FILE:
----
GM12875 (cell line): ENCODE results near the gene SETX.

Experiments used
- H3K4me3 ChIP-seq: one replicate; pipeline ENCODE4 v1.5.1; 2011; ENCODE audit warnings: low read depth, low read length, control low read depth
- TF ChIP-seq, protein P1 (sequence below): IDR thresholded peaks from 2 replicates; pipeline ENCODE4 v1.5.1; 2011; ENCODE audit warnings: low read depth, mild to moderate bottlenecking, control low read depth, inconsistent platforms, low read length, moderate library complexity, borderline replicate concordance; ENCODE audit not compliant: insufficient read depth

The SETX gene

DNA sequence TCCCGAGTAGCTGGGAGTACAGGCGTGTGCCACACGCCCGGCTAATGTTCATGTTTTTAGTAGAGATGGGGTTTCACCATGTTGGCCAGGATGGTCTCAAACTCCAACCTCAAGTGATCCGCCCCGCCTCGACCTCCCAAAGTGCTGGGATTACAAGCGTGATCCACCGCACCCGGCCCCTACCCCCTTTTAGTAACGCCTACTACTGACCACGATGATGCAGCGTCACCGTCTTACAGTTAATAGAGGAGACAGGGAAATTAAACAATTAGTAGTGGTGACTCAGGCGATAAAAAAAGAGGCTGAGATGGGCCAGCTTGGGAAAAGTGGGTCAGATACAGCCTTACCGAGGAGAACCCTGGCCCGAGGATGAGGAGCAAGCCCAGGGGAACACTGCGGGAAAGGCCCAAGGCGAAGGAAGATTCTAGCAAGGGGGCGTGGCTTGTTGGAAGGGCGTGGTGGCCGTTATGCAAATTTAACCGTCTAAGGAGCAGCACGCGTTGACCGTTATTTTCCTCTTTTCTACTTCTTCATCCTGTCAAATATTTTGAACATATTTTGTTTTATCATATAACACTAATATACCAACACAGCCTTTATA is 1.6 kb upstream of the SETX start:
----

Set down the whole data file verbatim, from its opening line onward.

GM12875 (cell line): ENCODE results near the gene SETX.

Experiments used
- H3K4me3 ChIP-seq: one replicate; pipeline ENCODE4 v1.5.1; 2011; ENCODE audit warnings: low read depth, low read length, control low read depth
- TF ChIP-seq, protein P1 (sequence below): IDR thresholded peaks from 2 replicates; pipeline ENCODE4 v1.5.1; 2011; ENCODE audit warnings: low read depth, mild to moderate bottlenecking, control low read depth, inconsistent platforms, low read length, moderate library complexity, borderline replicate concordance; ENCODE audit not compliant: insufficient read depth

The SETX gene

DNA sequence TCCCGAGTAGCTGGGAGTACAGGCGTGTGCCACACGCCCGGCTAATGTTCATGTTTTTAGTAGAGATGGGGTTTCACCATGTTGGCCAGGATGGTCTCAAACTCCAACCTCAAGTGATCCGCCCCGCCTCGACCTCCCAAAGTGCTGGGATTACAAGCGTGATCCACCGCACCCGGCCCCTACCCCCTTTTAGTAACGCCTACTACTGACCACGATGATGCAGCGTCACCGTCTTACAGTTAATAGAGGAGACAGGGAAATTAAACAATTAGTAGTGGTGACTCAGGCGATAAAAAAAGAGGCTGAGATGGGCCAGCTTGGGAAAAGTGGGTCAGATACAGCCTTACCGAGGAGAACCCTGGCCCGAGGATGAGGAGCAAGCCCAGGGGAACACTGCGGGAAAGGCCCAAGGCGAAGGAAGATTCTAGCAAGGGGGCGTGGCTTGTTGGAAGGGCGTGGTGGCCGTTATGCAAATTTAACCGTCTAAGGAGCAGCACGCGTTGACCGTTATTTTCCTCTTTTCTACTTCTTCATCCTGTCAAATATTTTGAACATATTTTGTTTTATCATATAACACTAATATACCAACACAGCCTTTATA is 1.6 kb upstream of the SETX start: